The network newscasts are wildly overplaying Trump, who regularly attracts between 20-30 percent of primary voter support, while at the same time wildly underplaying Sanders, who regularly attracts between 20-30 percent of primary voter support. [snip]
Obviously, Trump is the GOP frontrunner and it’s reasonable that he would get more attention than Sanders, who’s running second for the Democrats. But 234 total network minutes for Trump compared to just 10 network minutes for Sanders, as the Tyndall Report found?
Andrew Tyndall provided the breakdown by network of Sanders’ 10 minutes of coverage, via email … :
- CBS Evening News: 6.4 minutes
- NBC Nightly News: 2.9 minutes
- ABC World News: 0.3 minutes
But how can that be? ABC News, for instance, clearly devoted more than 20 seconds to covering the Democratic debates, which featured news of Sanders, right?
As Tyndall explained to me, the number “counts stories filed about the Sanders campaign or from the Sanders campaign. Obviously he is mentioned in passing in other coverage of the Democratic field overall, specifically his performance in the debates.”
So in terms of stand-alone campaign stories this year, it’s been 234 minutes for Trump, compared to 10 minutes for Sanders. And at ABC World News Tonight, it’s been 81 minutes for Trump and less than one minute for Sanders.
The so-called Presidential debates are not debates. They are televised group press conferences.
The so-called US Presidential debates are not debates. Going back to the Kennedy-Nixon debates in 1960, they are televised group press conferences. The American voting public would be better served by actual debates.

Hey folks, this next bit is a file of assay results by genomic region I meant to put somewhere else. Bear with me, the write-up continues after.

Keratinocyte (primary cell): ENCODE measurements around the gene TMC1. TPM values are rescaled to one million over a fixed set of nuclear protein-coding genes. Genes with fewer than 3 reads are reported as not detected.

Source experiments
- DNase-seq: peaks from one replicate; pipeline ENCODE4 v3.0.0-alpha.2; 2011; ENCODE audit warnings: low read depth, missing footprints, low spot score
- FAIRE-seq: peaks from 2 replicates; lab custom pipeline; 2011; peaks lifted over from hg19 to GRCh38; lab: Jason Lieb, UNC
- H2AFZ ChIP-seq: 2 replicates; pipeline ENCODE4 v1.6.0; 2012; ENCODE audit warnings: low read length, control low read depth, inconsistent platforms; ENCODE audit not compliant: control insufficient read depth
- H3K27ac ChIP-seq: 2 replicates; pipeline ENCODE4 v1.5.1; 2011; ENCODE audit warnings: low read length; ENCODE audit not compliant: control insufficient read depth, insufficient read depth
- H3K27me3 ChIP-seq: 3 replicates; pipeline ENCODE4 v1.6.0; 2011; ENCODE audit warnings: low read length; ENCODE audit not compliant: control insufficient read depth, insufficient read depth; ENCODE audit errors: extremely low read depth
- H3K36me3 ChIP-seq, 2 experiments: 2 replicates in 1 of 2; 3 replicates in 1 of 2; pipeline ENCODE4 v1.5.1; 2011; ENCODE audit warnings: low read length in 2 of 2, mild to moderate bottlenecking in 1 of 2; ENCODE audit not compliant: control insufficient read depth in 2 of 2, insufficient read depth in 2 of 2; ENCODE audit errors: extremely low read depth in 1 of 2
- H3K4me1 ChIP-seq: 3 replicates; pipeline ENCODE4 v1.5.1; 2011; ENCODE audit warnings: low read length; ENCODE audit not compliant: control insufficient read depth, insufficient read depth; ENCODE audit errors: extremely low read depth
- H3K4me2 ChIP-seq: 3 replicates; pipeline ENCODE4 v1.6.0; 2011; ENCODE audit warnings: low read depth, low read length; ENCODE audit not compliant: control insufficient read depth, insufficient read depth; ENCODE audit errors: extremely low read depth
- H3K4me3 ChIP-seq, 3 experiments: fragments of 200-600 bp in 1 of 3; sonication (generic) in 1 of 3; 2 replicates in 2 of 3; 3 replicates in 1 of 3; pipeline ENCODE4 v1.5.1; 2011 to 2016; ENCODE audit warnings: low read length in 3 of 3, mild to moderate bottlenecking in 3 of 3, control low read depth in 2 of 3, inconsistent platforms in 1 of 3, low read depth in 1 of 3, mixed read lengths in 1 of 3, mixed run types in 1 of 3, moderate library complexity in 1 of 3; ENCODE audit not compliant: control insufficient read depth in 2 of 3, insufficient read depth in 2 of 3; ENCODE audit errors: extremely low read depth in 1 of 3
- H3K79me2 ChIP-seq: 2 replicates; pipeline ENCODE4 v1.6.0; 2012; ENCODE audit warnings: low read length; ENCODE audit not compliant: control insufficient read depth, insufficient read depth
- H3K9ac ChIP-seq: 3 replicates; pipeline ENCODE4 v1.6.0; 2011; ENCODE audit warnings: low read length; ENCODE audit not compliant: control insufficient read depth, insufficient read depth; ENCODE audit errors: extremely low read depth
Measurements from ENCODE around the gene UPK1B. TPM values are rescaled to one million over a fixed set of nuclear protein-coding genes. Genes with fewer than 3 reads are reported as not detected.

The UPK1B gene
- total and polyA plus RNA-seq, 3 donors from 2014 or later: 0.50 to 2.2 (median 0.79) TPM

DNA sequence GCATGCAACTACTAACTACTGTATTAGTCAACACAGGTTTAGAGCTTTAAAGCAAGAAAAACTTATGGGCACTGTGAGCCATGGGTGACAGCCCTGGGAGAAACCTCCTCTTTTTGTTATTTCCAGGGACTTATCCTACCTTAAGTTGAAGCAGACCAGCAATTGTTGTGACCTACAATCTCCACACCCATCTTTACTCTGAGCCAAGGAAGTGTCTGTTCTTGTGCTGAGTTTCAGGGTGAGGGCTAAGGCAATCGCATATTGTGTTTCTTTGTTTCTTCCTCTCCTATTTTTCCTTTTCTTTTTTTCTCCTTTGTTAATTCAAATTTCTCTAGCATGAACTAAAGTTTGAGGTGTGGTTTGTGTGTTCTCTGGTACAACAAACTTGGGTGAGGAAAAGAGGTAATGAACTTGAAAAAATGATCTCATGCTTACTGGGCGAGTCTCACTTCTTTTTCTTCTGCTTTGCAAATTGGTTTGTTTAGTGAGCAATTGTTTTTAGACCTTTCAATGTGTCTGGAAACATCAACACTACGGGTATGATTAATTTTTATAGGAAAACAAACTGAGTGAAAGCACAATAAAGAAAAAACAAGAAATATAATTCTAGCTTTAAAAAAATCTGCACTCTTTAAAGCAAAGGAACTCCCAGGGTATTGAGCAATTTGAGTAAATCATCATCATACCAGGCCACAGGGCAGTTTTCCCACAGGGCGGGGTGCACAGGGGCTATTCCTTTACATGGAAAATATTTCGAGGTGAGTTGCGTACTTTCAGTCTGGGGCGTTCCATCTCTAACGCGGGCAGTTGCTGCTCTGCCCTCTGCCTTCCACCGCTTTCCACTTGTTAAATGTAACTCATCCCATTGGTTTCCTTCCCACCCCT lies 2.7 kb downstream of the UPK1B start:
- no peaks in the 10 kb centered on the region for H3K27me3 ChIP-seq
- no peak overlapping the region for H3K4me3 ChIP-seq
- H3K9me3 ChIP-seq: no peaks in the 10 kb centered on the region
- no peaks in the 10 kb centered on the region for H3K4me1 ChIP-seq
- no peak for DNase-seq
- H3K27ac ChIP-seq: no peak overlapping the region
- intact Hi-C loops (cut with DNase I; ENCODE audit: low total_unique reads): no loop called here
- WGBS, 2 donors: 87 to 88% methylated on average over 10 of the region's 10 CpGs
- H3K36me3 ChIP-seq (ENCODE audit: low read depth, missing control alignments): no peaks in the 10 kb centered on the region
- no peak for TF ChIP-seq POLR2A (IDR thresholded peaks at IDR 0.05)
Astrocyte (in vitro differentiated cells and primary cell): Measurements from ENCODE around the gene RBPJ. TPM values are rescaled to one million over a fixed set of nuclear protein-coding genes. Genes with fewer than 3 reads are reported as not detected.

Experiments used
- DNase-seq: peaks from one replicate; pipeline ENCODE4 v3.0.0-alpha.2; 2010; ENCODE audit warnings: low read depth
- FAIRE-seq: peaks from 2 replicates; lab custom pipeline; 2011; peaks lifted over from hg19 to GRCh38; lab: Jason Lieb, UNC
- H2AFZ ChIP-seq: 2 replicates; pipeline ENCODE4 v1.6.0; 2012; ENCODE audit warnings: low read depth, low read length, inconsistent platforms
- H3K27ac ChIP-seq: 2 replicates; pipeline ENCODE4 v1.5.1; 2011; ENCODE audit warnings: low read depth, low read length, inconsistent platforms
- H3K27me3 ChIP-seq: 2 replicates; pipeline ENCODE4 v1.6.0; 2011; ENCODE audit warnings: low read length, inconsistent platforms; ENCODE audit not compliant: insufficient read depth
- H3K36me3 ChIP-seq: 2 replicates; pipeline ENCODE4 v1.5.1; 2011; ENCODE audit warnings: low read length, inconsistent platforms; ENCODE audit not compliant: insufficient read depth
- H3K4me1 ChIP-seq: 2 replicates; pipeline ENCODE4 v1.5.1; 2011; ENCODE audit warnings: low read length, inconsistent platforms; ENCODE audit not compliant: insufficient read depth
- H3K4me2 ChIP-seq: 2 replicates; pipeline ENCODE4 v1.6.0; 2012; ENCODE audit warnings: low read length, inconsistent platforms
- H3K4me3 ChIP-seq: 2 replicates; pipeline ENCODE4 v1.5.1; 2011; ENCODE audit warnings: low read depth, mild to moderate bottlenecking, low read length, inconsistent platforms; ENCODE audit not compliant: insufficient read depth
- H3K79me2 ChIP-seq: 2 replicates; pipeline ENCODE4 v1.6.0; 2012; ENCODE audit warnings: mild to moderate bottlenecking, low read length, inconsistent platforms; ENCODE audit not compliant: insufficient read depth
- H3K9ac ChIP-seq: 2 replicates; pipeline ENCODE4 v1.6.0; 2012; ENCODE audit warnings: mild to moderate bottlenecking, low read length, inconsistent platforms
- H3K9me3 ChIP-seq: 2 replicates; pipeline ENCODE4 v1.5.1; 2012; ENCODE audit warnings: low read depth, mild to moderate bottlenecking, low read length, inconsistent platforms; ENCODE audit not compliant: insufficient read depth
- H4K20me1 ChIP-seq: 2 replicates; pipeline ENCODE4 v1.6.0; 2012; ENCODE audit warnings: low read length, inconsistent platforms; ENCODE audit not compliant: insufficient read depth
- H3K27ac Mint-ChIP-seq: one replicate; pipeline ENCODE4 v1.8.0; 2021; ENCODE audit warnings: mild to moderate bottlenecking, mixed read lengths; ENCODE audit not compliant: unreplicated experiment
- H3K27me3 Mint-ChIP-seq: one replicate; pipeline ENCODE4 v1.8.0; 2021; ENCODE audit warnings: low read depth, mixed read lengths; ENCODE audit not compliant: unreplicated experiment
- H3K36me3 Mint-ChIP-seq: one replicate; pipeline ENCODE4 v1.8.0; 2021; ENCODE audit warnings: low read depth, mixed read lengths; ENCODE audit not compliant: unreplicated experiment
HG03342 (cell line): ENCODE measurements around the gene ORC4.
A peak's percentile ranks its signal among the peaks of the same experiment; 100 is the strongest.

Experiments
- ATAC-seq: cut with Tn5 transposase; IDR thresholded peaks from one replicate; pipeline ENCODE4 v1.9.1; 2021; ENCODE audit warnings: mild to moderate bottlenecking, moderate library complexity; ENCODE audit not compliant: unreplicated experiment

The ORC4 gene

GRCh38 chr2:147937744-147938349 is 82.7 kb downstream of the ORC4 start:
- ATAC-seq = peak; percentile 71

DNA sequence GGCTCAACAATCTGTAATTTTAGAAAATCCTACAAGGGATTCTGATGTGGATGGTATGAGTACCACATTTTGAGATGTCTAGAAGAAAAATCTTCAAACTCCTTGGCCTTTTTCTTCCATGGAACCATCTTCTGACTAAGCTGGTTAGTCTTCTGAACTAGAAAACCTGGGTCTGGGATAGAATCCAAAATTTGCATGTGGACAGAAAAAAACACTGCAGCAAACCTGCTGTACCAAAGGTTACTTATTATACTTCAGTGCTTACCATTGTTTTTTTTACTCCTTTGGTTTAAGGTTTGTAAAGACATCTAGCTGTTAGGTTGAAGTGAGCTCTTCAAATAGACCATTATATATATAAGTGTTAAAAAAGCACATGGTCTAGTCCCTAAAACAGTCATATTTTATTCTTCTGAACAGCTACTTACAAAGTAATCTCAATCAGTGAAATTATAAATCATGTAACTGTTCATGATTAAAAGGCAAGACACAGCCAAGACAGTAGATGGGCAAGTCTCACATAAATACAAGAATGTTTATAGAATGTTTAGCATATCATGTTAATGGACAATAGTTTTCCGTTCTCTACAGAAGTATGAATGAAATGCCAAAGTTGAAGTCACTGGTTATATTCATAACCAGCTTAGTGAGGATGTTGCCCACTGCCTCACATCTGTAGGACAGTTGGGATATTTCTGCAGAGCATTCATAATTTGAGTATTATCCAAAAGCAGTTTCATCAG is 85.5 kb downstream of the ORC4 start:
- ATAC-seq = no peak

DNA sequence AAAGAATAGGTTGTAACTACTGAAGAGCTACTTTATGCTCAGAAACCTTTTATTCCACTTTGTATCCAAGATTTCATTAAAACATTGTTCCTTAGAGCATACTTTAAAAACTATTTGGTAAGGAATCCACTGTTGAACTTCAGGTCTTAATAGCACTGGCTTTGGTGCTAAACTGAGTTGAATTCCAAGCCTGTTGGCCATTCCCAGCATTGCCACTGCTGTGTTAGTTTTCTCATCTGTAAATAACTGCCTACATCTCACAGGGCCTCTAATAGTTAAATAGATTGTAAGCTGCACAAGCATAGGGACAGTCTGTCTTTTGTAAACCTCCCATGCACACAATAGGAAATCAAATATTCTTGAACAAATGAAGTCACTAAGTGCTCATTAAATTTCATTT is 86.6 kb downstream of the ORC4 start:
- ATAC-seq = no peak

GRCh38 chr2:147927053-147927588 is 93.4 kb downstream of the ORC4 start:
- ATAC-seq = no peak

An actual debate would be over just one question, selected in advance. Candidates would be given time to speak their minds, and then to rebut what the other candidates said.
The role of the moderator would be to enforce debate rules. Any questions would be asked by the candidates of each other.
The press conference format measures the ability of the candidates to think on their feet and to memorize and remember information. A debate format would measure the depth and breadth of their thinking, and give an idea of what they would do if elected.
Such a format might not be commercial enough for the major networks, but I am sure PBS and C-SPAN would be willing to host a real debate.
Russian propaganda under Vladimir Putin is innovative, and not in a good way, in finding ways to masquerade as independent journalism and spontaneous social media comment. Actual press freedom in Russia is being slowly shut down.
Game of trolls: the hip digi-kids helping Putin’s fight for on-line supremacy by Alec Luhn for The Guardian.
Russian Media Resist Kremlin Crackdown on Press Freedom by Benjamin Bidder and Matthias Schepp for Der Spiegel.
Russian Politicians Building an International Extreme Right Alliance by Anton Shekhovtsov for The Interpreter.
USA Today listed six things to watch for in tonight’s Republican presidential candidates’ debate.